There's a thought that convinces Maree Cook to share her experience of homelessness, despite her hesitation.
Her friend and neighbour Gwenda Granter sits opposite her now in the comfort and community of Betty Searle House in Chapman, a YWCA-managed affordable housing property where women support one another.
But not long ago, Ms Granter had a broken hip and elbow, and became homeless.
Ms Cook was recently homeless too, with little in savings, and unable to afford Canberra's costly rental market. Her experience, which included time in a refuge, was a low point.
The thought of Ms Granter, 80, in a similar situation is enough for Ms Cook to spread the word about the personal experience of Canberra's housing affordability crisis.
She's also a passionate voice supporting the YWCA's newest service providing affordable rental accommodation to people on low incomes.
"They're not looking at people as numbers, they are taking into consideration people's circumstances, and really treating people as people," Ms Cook says.
Rather than a silver bullet for Canberra's housing affordability crisis, the YWCA's new program provides another route out of homelessness.
Under the Rentwell initiative, the ACT's investment property owners can provide housing to low-income people at below 75 per cent of the market rate and claim the money they forego on tax.
They can also apply for a land tax exemption, under new legislation passed by the ACT government.
One of the hard parts of being homeless, Ms Granter says, is asking for help.
"There are so many places that will help you if you're willing to ask," she says.
YWCA chief executive Frances Crimmins says seeing women like Ms Granter and Ms Cook receive housing inspires her to find more solutions to Canberra's low housing affordability.
Rentwell, a program two years in the making, is one letting property owners change lives in a tangible way, she says.
The initiative isn't a form of social housing, but rather a charitable enterprise relying partly on a philanthropic grant from the Mercy Foundation.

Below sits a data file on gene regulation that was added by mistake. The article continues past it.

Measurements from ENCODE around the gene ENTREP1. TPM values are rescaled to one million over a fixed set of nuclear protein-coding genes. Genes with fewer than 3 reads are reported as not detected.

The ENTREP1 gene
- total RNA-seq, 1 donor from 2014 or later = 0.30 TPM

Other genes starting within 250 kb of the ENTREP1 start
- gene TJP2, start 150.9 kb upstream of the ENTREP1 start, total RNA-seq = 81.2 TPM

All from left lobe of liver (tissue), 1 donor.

"If you own an investment property in the ACT and want to make a lasting difference in the life of a local older woman, single mum or dad, or a family, this is your opportunity," Ms Crimmins says.
"Having affordable and secure housing gives people a chance to get their lives back on track and allows kids to form secure relationships at home, at school and in the community."
Ms Cook can vouch for that. Her job at a disability support service wouldn't have been possible without a place to live.
"Things have turned around so much that I can be a support for other people."
Under Rentwell, property owners sign a head lease with YWCA Canberra, which is responsible for making sure rental income is paid. The YWCA finds suitable tenants and sub-leases to them.
Candidates are people who are able to support themselves financially, and live independently, but whose low income locks them out of Canberra's expensive rental market.
Stories such as Ms Granter's and Ms Cook's are not unique, and structural inequalities have created a growing cohort of women without the resources to secure housing when their personal lives force them to move home.
The YWCA has a goal of finding 25 properties to lease to low-income people in Rentwell's first year, and 150 in three years, when the organisation hopes the program breaks even.
One property owner, Watson resident Krishna Sadhana, is already signed up. While it will cost her about $70 a week in rental income, she wants to act on her beliefs.
She has faced housing stress before, and now she has a home and a rental property, she wants to provide an option for low-income people.
"It does make a big difference for them, and it's a small sacrifice for a big difference," she says.